Hospitals report sharp rise in infection due to monsoon

Hospitals report sharp rise in infection due to monsoon

Hospitals have reported a rise in OPDs and admissions in monsoon-related infections in the past three weeks. More patients are suffering from dengue, malaria, gastroenteritis and viral infections, said doctors.

“OPDs have reported 30-40 per cent increase in cases of dengue, malaria and other waterborne diseases like Hepatitis A. This disease, which spreads due to water contamination, is caused mostly during summer,” said Dr Vikram Kesar, Biochemistry Department, Rao Tula Ram Memorial Hospital. 

“But such cases continue even with the monsoon setting in. Patients are suffering from nausea and vomiting due to high infection rates. Viral fever cases are also on the rise among children and adults alike,” said Dr Kesar.

Around 40 dengue cases have been reported in July this year. This is a sharp rise from last year’s seven cases in July. A 10-year-old girl, who was suspected to have been suffering from dengue, died at AIIMS here in July.

Stagnant water is the most common breeding ground of mosquitoes.
Besides water bodies, puddles near households, office buildings, hospitals and air coolers in which water is not regularly changed, containers kept open for long are mosquito breeding grounds.

At Ram Manohar Lohia Hospital, doctors said the paediatric department has seen a sharp rise in both OPD and admission rates.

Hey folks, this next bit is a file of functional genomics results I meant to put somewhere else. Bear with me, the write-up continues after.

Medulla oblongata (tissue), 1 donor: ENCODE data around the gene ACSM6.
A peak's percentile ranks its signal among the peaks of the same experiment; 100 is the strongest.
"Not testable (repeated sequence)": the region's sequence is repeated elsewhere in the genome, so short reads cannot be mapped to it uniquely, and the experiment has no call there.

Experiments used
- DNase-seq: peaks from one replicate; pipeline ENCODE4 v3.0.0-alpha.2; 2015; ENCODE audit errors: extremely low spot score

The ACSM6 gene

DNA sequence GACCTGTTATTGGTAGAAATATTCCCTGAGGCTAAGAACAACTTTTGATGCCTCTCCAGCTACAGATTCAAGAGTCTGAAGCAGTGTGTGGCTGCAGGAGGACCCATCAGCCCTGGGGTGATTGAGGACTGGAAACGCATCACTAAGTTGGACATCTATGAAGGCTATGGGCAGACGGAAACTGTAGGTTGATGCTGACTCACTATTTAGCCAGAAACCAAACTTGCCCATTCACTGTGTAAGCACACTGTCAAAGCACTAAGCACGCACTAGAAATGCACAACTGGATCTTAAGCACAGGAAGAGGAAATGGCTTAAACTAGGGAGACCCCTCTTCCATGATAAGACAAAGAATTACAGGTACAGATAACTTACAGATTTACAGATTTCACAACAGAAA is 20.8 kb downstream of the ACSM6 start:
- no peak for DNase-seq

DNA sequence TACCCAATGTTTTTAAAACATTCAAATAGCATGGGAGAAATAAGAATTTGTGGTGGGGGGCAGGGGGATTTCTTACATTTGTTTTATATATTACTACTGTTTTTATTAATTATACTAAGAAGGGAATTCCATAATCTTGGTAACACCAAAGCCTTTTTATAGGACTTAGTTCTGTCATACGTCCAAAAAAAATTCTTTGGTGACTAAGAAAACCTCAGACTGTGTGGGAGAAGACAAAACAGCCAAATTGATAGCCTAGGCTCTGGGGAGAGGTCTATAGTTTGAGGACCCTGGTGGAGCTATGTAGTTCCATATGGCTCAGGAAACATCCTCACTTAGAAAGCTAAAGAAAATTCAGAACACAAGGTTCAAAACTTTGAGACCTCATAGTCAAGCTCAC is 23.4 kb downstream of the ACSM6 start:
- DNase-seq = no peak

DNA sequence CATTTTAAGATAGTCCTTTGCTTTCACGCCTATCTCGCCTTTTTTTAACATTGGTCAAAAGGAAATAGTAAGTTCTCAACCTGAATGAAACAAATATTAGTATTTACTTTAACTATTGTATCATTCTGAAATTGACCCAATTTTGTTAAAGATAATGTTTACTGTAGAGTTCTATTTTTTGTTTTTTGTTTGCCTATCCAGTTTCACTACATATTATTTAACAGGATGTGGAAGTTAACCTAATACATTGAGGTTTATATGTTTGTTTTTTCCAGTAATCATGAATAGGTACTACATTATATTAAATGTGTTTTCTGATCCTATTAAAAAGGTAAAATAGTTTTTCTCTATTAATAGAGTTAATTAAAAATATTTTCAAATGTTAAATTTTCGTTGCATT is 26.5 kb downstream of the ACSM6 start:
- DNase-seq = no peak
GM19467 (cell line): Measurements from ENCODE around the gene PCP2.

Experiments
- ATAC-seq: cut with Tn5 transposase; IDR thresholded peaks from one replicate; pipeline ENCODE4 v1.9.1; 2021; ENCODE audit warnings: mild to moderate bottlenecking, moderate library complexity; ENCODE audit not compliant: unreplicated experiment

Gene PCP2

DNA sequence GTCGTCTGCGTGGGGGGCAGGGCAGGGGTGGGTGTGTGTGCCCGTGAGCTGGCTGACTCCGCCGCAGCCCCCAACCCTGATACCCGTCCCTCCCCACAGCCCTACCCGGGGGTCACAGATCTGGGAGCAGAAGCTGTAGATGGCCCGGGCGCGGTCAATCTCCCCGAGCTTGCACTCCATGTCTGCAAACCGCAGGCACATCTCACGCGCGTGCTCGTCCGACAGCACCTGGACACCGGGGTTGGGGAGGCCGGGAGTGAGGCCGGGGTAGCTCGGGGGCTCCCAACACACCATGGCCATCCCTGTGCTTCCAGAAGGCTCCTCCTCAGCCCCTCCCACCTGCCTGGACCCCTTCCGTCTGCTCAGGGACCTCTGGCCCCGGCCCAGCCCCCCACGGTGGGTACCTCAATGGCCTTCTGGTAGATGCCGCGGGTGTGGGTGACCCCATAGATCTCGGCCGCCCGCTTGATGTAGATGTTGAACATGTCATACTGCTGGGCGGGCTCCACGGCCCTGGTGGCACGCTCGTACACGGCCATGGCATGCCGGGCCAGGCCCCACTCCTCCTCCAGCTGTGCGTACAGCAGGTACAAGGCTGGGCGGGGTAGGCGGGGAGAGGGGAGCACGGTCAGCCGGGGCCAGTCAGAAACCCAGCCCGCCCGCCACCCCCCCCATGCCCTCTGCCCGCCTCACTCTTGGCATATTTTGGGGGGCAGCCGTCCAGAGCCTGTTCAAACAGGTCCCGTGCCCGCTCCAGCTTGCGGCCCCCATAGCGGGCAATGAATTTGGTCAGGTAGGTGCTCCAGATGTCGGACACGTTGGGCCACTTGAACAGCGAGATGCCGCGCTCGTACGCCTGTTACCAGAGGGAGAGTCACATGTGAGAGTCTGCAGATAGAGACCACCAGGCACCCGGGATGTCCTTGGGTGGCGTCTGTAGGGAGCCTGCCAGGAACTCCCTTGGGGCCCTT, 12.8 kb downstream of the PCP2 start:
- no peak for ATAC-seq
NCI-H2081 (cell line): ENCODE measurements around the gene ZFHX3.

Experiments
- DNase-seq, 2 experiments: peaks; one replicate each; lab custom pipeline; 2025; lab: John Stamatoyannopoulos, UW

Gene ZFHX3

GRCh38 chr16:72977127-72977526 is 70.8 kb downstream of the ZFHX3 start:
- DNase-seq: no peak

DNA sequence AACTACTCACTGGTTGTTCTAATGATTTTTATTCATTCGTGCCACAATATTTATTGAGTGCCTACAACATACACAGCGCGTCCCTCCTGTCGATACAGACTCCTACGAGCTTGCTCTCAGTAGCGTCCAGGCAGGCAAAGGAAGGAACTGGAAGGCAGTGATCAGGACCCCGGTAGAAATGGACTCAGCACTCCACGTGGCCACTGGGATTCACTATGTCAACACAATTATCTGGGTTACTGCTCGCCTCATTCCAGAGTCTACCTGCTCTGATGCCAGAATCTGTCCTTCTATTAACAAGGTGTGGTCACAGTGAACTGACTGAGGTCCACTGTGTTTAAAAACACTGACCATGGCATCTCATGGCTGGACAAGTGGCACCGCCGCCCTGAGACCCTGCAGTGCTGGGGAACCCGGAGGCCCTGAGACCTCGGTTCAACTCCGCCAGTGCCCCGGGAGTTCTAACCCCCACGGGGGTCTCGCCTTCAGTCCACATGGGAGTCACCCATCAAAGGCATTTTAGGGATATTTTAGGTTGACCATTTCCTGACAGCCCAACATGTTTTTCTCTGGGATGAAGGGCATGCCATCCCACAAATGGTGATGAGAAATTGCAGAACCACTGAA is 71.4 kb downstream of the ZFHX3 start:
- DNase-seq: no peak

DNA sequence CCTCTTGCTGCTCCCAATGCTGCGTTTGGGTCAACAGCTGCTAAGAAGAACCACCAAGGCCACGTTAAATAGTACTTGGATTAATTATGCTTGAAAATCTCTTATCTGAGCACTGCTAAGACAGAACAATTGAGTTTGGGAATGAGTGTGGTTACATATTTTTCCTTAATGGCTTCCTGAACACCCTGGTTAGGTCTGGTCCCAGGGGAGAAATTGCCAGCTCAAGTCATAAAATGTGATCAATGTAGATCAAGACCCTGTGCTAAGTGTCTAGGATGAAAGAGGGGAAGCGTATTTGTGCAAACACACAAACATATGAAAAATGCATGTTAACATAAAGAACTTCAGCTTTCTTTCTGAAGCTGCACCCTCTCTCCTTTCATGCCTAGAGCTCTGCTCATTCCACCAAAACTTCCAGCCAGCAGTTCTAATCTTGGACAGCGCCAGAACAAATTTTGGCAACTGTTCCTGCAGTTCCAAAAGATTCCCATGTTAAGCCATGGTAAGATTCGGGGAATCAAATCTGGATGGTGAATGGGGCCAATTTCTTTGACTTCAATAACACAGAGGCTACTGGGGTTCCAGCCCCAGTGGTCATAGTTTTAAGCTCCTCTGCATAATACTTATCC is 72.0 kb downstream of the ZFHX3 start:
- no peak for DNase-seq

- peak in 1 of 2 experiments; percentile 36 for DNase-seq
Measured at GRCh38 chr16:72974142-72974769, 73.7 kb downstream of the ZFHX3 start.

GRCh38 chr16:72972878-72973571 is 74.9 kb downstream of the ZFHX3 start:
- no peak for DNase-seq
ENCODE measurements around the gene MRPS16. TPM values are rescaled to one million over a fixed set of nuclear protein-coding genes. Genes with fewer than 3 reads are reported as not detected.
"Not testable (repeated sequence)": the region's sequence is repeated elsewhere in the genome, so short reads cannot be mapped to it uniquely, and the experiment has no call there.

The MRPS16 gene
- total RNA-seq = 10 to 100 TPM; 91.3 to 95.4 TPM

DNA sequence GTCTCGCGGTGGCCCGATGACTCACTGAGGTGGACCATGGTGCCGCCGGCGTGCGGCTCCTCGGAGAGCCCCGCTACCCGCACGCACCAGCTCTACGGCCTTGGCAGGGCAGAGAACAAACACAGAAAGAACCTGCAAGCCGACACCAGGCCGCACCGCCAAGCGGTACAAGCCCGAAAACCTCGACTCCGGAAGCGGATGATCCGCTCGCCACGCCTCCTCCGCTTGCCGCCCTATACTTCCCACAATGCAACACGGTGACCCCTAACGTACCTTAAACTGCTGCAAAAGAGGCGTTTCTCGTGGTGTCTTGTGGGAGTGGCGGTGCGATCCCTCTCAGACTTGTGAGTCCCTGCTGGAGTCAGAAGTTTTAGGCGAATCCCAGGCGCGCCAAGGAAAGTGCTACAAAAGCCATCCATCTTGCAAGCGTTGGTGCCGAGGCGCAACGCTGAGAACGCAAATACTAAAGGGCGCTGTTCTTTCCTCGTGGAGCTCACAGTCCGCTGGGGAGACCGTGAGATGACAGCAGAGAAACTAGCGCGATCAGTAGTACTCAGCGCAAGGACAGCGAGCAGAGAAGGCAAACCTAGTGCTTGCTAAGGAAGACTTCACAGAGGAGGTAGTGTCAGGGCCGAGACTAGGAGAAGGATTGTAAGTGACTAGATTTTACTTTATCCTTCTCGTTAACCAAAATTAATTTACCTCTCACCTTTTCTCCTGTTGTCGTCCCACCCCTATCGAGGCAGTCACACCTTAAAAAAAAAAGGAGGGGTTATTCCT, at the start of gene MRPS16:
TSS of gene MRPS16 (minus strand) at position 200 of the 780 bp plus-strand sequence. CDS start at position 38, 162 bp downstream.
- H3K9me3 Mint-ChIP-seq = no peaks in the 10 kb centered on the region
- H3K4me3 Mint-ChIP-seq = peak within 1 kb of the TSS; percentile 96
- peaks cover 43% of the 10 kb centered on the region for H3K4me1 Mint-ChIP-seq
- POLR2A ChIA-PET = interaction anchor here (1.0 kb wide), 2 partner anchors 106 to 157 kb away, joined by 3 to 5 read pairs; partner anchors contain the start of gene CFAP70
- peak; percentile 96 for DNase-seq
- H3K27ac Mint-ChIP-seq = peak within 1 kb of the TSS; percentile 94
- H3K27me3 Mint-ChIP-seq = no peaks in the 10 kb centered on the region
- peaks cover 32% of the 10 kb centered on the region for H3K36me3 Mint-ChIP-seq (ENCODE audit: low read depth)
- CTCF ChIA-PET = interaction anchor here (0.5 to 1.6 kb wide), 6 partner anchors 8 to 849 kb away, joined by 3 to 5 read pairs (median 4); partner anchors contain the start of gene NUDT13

“The OPDs have seen a 20-30 per cent rise and admission rates have gone up by 30-40 per cent in the past few weeks. Most of the children are suffering from dengue, malaria and gastroenteritis,” said Dr Pradeep Singh, paediatrician, RML Hospital.

The outbreak of water-borne diseases are common from food and water contamination. Food from stalls and unhygienic water sources expose children to these risks. “We advise parents of infants to avoid bottle-feeding during this season. This increases chances of infection as crevices of bottles may be contaminated,” said Dr Singh.

At Lady Hardinge Medical College, doctors have seen at least thrice the number of usual patients suffering from monsoon-related infections. “Besides dengue, malaria, several patients are suffering from vomiting, diarrhoea and fever which are common diseases during this season,” said a senior doctor at LHMC.

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